0-2 Steelers have no excuses, and Mike Tomlin knows it

Terez PaylorSenior NFL writer

For the first time in 24 months, the Pittsburgh Steelers were able to spend training camp scoring touchdowns, speaking positivity and doing everything short of singing “Kumbaya.” After Le’Veon Bell and Antonio Brown held the team hostage with their drama a year ago, it’s easy to understand why.

Brown and Bell, both of whom left this offseason, attracted lots of attention and criticism from defenses and media alike. For a Pittsburgh team that finished outside the playoffs at 9-6-1 last season, the two made for convenient scapegoats.

But moving on from two All-Pro talents in the prime of their careers — all in the name of improving team chemistry and the locker room — was going to fly with fans in the long haul only if the Steelers, you know, actually got back to winning big in 2019.

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Steelers coach Mike Tomlin says there shouldn't be a big dropoff in offensive production between QB Ben Roethlisberger (7) and Mason Rudolph. (USA Today Sports)
Steelers coach Mike Tomlin says there shouldn't be a big dropoff in offensive production between QB Ben Roethlisberger (7) and Mason Rudolph. (USA Today Sports)

And while it’s too early to count Pittsburgh out after two weeks, the fact the Steelers sit at a surprising 0-2 following a 28-26 loss to the Seattle Seahawks on Sunday means there are already fewer places for the key figures who remain — namely general manager Kevin Colbert, coach Mike Tomlin and quarterback Ben Roethlisberger — to hide.

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One person who seems to understand this is Tomlin, who refused to use the spate of injuries the Steelers suffered Sunday — including one that sidelined Roethlisberger at halftime — as an excuse for the loss.

“We lost a number of guys in this game, but that wasn’t the reason why we didn’t win this game — we were fully capable with the guys that were on the field,” Tomlin explained afterward. “We didn’t make enough plays, to be quite honest with you. We didn’t play clean enough, particularly in some moments. We’ve got to get better. We accept responsibility for it, we’re not looking to make excuses. There’s certain things that we did in that game you cannot do.”

Like look disjointed and start slow offensively just one week after the New England Patriots throttled them, 33-3, in front of a national television audience. It’s disturbing how much Pittsburgh has struggled to weaponize its passing game without the prolific Brown, who scored a touchdown for New England on Sunday.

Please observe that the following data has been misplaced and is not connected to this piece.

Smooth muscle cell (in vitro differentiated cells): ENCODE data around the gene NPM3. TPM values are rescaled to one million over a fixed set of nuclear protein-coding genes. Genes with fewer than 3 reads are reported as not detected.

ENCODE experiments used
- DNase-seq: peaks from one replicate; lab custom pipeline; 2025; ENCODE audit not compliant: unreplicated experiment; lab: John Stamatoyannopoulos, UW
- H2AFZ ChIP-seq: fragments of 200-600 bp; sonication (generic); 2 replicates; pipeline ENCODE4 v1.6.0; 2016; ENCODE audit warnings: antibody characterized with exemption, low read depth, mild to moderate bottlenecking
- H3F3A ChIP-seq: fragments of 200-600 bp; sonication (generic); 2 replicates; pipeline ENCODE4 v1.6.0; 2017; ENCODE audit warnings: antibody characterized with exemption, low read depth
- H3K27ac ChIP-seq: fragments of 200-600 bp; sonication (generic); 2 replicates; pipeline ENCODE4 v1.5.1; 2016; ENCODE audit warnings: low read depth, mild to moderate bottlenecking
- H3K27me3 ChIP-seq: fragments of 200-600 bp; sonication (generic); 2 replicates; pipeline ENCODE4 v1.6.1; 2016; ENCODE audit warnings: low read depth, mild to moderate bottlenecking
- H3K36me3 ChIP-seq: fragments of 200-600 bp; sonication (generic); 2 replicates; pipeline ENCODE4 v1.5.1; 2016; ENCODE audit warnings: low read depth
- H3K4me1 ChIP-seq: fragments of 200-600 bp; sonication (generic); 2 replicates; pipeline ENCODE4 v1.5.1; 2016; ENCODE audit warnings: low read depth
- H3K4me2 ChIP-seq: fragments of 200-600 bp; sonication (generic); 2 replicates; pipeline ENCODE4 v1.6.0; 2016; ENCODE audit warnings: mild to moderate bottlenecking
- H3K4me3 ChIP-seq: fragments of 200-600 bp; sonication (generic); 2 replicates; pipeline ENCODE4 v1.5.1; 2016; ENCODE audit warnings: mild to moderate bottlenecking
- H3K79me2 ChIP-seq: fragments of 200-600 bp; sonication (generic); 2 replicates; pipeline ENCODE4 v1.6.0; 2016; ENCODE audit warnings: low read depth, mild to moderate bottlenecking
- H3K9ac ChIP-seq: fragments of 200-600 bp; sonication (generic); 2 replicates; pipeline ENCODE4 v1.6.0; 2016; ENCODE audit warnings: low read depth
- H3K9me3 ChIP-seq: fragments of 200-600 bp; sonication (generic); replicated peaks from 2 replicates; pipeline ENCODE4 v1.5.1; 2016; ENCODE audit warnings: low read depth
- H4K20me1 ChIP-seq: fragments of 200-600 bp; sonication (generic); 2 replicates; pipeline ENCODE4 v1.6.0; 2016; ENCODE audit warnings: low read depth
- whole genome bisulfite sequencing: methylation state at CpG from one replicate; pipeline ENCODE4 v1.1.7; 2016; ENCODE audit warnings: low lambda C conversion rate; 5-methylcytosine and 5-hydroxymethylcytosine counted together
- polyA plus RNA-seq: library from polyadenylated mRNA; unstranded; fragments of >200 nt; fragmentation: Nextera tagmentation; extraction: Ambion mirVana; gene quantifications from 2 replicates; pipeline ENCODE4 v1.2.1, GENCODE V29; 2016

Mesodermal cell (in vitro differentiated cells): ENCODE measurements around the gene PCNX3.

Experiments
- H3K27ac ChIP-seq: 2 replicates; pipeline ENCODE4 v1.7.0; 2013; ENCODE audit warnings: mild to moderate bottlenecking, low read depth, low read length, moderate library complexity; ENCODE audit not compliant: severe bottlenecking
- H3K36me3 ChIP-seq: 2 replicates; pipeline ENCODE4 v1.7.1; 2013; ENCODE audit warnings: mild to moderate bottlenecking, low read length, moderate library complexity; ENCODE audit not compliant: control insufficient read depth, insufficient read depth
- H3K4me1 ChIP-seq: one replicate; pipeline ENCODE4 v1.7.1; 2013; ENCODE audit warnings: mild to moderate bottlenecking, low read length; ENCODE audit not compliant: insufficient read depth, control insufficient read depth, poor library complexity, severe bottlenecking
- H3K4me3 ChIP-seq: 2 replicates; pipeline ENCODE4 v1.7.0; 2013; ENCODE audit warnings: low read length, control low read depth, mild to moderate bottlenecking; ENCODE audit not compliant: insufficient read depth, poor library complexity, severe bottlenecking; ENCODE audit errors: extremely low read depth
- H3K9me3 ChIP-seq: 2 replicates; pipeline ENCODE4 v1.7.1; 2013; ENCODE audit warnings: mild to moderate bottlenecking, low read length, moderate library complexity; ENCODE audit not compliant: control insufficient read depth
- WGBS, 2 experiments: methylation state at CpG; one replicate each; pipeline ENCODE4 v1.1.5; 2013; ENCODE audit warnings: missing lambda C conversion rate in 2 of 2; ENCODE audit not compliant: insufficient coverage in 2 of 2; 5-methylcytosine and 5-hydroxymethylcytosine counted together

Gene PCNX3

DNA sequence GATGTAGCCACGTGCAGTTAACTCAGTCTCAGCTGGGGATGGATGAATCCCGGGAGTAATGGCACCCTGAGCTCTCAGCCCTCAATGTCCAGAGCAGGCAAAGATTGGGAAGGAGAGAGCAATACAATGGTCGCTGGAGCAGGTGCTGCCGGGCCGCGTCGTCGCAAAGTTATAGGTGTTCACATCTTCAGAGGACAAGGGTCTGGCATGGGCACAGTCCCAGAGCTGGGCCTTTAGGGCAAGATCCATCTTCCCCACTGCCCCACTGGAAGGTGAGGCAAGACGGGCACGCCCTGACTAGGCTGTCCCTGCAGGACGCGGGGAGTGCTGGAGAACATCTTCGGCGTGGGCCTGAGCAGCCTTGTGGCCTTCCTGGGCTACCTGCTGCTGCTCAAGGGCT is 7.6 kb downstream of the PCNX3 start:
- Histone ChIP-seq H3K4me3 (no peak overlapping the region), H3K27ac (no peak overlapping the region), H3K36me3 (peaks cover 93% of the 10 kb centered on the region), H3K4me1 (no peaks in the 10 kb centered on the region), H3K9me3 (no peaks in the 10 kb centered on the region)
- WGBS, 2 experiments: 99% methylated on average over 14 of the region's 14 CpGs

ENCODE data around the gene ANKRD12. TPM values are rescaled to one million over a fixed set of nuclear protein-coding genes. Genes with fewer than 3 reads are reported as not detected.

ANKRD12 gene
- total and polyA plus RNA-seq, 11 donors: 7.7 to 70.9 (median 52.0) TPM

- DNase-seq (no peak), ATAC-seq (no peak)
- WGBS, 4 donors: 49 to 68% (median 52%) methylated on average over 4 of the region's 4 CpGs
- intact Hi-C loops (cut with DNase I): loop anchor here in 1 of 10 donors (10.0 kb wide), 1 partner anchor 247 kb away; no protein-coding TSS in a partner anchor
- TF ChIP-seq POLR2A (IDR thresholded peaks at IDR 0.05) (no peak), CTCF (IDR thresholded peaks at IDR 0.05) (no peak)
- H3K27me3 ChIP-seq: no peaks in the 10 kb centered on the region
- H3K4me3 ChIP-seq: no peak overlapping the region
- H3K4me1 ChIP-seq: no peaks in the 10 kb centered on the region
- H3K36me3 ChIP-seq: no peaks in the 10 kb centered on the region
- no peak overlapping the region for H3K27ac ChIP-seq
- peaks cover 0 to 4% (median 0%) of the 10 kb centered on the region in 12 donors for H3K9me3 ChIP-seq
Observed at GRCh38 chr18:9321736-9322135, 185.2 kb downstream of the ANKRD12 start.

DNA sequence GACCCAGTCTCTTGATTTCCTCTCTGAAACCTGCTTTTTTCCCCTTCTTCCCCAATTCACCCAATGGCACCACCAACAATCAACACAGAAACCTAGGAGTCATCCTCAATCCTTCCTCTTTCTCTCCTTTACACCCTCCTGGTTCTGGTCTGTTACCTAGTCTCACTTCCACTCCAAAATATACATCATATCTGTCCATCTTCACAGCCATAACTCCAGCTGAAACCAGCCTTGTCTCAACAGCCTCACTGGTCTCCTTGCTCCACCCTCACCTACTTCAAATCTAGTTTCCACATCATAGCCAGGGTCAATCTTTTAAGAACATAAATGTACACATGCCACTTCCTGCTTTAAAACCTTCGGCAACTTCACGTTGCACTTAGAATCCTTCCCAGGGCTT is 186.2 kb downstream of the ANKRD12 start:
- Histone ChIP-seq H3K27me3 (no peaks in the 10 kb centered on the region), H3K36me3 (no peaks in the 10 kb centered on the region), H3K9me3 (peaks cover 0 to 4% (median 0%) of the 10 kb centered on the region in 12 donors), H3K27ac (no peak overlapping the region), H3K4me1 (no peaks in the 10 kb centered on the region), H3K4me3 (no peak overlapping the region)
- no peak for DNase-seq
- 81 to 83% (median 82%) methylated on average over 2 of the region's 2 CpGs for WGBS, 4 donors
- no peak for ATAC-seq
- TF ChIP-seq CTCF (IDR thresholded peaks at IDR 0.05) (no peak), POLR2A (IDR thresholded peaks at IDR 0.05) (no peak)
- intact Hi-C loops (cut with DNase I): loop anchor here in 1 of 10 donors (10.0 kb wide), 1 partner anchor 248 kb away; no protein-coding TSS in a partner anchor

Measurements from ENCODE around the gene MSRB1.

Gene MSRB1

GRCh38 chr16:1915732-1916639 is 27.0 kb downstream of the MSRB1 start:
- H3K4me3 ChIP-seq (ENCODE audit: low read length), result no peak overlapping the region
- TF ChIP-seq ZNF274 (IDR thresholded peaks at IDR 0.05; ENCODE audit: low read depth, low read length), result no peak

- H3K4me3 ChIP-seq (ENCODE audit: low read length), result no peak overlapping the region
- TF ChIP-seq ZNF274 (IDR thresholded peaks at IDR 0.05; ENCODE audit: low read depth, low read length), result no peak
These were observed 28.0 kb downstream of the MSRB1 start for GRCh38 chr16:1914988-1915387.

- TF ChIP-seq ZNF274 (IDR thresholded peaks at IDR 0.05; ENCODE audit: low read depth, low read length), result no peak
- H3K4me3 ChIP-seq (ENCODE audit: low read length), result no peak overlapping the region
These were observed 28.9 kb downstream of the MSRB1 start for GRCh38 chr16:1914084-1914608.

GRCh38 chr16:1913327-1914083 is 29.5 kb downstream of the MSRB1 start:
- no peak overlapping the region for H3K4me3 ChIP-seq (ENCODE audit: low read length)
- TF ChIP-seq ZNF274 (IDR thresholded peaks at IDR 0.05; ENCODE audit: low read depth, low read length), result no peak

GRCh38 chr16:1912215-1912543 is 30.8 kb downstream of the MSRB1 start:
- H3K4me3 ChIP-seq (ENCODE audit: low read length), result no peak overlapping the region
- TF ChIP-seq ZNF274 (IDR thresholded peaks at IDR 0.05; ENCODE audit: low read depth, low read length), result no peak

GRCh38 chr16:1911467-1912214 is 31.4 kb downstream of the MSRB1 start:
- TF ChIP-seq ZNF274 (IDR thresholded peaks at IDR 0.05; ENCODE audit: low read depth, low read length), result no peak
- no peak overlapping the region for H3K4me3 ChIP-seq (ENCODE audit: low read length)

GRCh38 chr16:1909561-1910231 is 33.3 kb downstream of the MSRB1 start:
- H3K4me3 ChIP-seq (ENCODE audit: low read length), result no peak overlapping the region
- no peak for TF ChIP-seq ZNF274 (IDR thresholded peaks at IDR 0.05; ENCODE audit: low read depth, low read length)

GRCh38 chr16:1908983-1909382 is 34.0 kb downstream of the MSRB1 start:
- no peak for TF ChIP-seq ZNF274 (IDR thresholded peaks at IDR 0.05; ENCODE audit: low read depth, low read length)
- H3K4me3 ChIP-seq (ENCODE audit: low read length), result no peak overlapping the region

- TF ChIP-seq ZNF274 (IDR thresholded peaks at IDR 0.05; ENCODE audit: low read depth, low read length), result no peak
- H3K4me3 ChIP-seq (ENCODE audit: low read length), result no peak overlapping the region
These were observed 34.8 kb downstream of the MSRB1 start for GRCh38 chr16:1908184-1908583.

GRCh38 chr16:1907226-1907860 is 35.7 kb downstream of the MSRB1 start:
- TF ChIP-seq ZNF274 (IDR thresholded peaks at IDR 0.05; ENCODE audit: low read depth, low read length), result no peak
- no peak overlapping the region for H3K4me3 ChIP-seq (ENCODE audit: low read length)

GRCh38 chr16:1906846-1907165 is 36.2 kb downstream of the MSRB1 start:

Yes, the Steelers led the Seahawks 10-7 at the break, but their one touchdown was set up by a fumble return — they had to drive only 22 yards — and they totaled only 103 yards and went 1-for-6 on third downs in the half.

Things didn’t improve by leaps and bounds in the second half for Pittsburgh, which was forced to finish without star running back James Conner — who suffered a knee injury — and Roethlisberger, who was knocked out of the game after injuring his right elbow on the final possession of the second quarter.

Interestingly enough, Roethlisberger’s replacement — Mason Rudolph, a 2018 third-rounder — dealt with some of the same issues as Roethlisberger, as he threw his first career interception because it caromed off receiver Donte Moncrief’s hands (his fifth drop in two games, which led to his subsequent benching).

While the Steelers finished with only 261 yards — compared to 425 for Seattle, who iced the game by converting third down after third down — it says plenty about the Steelers’ current state that Rudolph’s play was actually a reason for optimism going forward, even if Roethlisberger has to miss significant time.

Rudolph, a 6-foot-5, 235-pounder, looked functional in his first regular-season NFL game, completing 12 of 19 passes for 112 yards, two touchdowns and the aforementioned interception that wasn’t his fault.

He had one truly ugly play — a pick thrown right to a defender over the middle on a two-point conversion — but he still had fewer than some veterans who played Sunday and should have known better (cough, cough, Ryan Fitzpatrick).

“Mason’s capable, man, he’s been a part of this thing,” Tomlin said. “We’re capable of functioning in a very normal manner when he’s in there, and we did.”

Still, the Steelers must improve fast — both offensively and defensively — if they want to make the playoffs, since the odds are against them statistically. Since 1990, only 12 percent of teams that started 0-2 reached the playoffs.

What’s more, the last time the Steelers started 0-2 — 2013 — they finished 8-8, the worst record of Tomlin’s 13-year tenure and one they might be staring at again in four months if they don’t:

a.) heal up quickly
b.) start catching the ball with regularity
c.) shore up the defense

Otherwise, the next major narrative awaiting the Steelers will be scapegoats for yet another disappointing season in Pittsburgh, only this time, the names Bell and Brown will no longer apply.

“We understand the position we’re in, we understand the negativity that comes with it,” Tomlin said. “We better absorb it, we better get singularly focused and get better for our next opportunity. Control the things that we can control, that’s what we intend to do.

“But today it’s painful, as it should be.”

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